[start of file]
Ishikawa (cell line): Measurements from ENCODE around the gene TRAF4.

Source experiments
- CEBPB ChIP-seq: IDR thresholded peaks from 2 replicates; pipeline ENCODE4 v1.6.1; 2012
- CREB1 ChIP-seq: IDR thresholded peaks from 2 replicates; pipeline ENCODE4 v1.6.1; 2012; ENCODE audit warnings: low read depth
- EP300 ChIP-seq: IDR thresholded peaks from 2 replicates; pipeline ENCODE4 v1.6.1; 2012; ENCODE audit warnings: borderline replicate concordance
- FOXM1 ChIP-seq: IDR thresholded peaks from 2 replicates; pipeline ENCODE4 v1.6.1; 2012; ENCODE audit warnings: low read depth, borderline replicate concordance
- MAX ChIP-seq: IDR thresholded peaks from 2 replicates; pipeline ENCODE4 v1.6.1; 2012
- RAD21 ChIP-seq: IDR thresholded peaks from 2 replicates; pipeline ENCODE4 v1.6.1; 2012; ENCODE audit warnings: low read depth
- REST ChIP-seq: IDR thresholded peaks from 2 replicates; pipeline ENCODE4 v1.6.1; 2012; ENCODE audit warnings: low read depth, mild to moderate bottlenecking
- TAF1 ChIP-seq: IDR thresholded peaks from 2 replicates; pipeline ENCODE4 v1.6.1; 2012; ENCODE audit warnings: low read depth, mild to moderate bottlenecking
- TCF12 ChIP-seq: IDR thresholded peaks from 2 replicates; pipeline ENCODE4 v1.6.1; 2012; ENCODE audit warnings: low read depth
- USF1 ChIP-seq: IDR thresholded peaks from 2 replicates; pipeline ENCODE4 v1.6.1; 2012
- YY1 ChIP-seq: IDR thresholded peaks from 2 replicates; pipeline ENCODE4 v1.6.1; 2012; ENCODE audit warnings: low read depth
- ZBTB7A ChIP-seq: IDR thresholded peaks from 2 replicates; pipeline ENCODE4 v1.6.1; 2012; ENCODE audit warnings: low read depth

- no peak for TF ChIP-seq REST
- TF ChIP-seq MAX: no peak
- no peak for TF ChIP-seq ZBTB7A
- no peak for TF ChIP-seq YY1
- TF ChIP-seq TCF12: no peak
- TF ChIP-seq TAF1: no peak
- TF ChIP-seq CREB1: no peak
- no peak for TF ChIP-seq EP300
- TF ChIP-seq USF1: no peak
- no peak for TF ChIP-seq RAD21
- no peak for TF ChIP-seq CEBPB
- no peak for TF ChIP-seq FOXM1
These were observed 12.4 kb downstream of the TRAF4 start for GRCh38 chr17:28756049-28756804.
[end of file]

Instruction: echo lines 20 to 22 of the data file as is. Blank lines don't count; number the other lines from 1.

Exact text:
- TF ChIP-seq TAF1: no peak
- TF ChIP-seq CREB1: no peak
- no peak for TF ChIP-seq EP300